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Minke whale death

Minke whale death

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This is just awful, but not uncommon. :mad:
On Sunday, a young, skinny 3.40m long male minke whale (Balaenoptera acutorostrata Balaneoptera) was washed up and died on a beach at Nieuwpoort, Belgium.
It was taken for an autopsy to Universiteit van Luik (University of Liège)
which was performed by Veterinarian Thierry Jauniaux. 400g of plastic was found in the stomach and an almost complete obstruction of the digestive tract, meaning the whale could no longer feed and died of starvation. Frown

The amount of plastic in the worlds oceans is unbelievable. This is about the rubbish, mainly plastic, in the North Pacific. It’s a whale! It’s a fish! It’s…the North Pacific Trash Gyre! | The Oyster's Garter Plastic bags are one of the major causes of death in the world's largest turtle, the Leatherback. As they eat mainly jellyfish they mistake floating bags which get caught in the backward pointing spines in the turtles throat and block it.


There was an interesting article this morning from natuurbericht.nl about plastic North Sea. The investigation in reducing pollution and the effects plastic is having in our sea by the Marine Strategy Framework Directive to meet the EU's 2020 targets.

About 12 percent of harbour seals in the North Sea have plastic in the stomach or intestines. Amazingly/luckily not bad for the seal itself but is alarming for the environment.

Master student Elisa Bravo Rebolledo investigated the stomach contents of 100 seals and found 28 pieces of plastic totaling about 3 grams, and 125 pieces of seal poo no plastic was found. The samples came from seals in 2001 and 2002 which were washed ashore en masse on the island of Texel (NL) during a violent epidemic of the phocine distemper virus.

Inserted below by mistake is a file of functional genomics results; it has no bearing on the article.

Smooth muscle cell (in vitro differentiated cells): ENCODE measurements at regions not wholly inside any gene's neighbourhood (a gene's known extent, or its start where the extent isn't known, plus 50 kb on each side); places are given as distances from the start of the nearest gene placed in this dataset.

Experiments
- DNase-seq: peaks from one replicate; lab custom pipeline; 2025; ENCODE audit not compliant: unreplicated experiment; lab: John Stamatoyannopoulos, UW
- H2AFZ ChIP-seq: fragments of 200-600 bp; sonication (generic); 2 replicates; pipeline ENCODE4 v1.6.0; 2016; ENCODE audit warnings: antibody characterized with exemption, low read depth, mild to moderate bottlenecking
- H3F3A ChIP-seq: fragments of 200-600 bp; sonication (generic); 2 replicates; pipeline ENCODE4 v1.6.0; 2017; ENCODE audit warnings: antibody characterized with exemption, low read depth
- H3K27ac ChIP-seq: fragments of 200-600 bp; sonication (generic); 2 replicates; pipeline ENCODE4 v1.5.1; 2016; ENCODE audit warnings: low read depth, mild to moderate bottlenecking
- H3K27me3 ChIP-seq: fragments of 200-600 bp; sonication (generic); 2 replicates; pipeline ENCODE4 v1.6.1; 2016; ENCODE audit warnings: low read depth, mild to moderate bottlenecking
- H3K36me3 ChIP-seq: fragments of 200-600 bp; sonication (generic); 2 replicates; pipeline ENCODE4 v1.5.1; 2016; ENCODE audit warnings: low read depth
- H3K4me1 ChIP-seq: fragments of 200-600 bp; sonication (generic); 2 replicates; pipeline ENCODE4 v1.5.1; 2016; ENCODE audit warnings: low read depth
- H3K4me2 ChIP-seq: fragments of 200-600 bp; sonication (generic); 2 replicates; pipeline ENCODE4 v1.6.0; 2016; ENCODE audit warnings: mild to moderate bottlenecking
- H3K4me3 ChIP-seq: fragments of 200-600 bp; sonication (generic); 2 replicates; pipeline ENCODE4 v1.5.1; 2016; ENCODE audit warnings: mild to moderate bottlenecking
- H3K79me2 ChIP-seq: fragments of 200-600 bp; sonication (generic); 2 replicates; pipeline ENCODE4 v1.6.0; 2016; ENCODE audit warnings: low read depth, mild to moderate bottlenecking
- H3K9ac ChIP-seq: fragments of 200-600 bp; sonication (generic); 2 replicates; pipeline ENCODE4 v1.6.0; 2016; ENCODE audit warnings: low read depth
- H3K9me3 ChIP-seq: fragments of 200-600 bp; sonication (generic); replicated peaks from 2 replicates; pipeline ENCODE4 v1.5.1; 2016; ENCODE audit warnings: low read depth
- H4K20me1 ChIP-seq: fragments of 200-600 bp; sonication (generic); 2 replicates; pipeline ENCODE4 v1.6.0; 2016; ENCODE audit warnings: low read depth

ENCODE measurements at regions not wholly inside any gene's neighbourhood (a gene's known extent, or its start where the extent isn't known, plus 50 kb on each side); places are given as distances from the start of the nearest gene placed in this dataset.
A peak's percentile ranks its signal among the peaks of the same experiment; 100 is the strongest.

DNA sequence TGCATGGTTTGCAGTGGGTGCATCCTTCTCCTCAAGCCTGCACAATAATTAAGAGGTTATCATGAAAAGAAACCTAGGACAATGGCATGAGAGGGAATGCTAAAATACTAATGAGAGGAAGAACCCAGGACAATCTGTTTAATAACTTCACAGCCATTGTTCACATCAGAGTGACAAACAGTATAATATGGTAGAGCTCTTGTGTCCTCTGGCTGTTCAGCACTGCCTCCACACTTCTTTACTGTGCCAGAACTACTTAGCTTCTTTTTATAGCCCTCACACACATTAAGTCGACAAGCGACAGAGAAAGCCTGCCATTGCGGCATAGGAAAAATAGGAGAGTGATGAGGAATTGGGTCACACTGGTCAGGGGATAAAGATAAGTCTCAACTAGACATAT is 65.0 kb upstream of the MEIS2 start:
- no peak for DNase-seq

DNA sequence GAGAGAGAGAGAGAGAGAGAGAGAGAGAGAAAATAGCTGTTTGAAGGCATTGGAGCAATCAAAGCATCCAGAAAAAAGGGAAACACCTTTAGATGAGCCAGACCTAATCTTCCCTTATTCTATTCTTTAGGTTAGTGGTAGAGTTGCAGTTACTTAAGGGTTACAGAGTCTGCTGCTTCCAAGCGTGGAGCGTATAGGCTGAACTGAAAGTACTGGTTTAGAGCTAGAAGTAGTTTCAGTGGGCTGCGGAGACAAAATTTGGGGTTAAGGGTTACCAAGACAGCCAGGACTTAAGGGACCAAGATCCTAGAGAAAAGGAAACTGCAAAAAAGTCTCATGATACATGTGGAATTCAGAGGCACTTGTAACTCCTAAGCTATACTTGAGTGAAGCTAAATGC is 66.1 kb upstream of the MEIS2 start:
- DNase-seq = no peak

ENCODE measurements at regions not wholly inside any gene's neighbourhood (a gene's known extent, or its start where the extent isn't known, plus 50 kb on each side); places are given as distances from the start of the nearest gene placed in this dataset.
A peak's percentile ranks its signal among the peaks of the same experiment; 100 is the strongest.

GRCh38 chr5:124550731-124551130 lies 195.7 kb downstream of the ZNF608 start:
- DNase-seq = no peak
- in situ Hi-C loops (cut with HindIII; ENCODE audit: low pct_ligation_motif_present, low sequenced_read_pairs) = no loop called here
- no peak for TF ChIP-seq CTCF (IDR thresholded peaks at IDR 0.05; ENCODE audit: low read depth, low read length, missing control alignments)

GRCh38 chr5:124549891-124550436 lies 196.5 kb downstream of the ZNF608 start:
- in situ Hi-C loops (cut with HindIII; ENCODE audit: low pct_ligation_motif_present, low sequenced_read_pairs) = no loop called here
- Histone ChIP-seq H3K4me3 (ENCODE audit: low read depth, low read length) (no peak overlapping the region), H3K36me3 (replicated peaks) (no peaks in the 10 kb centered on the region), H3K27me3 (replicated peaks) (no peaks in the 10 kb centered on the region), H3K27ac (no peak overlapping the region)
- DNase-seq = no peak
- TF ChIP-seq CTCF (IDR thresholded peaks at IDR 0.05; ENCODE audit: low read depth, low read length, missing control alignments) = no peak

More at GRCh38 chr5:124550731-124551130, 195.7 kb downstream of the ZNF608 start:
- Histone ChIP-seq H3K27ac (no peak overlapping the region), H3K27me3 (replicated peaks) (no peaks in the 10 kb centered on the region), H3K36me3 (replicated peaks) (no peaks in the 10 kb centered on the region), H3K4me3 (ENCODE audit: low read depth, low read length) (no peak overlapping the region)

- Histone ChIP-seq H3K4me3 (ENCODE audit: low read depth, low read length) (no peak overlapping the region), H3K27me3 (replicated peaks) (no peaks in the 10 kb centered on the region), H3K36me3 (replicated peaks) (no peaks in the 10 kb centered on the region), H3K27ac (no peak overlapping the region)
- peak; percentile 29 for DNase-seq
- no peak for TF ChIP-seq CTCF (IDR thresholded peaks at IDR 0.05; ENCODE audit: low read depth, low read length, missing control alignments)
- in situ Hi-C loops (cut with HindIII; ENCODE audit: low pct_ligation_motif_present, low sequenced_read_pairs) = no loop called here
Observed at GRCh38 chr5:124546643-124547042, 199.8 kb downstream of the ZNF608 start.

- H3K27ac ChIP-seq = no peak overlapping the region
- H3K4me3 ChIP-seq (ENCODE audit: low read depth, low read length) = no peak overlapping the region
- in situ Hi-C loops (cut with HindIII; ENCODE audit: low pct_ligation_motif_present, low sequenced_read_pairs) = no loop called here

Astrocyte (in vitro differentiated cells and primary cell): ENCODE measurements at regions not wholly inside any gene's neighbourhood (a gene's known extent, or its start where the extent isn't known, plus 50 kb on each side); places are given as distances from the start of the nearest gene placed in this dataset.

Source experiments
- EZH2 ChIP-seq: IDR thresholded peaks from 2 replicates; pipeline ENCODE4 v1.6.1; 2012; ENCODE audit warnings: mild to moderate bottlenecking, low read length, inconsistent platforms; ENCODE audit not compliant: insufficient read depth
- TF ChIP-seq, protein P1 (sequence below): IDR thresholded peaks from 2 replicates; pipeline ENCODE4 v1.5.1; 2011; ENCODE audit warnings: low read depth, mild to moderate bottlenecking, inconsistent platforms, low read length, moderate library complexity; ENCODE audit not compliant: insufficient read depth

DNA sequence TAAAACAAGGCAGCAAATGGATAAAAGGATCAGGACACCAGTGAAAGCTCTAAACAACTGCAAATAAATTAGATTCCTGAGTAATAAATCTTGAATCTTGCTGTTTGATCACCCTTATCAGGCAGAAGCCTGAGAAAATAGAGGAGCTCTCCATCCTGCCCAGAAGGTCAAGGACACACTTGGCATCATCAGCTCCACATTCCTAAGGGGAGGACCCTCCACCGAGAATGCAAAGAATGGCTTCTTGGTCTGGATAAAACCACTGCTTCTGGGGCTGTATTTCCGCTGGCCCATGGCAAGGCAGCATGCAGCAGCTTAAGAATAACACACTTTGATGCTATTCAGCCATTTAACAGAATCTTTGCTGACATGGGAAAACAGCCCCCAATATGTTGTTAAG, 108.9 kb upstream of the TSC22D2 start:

Researcher Jan Andries van Franeker finds this worrying not because individual seals (45-130 kg) suffer from the tiny plastic pieces but what the result tells about plastic pollution of the environment and says it is alarming that even a sight hunter collects so much rubbish in his stomach. Seals hunt mainly fish and crab and wouldn't confuse plastic with food.

This is not shocking amounts of plastic, but the question remains, how do the seals ingest it? Franeker could only speculate saying we see relatively large wires, it is therefore possible that they eat fish entangled in nets. But plastic is also relatively heavy so maybe it sinks to the bottom of the sea so that the seals ingest it while hunting off the seabed this being consistent with another finding also having lots of natural soil material, smooth wood blocks in their stomachs.

Scientists are currently looking for new species to research as ironically seals do not ingest enough plastic to serve as good indicators of plastic pollution. Fulmars and Petrels are being researched. In the Mediterranean and Black Sea.scientists are looking at fish and turtles.

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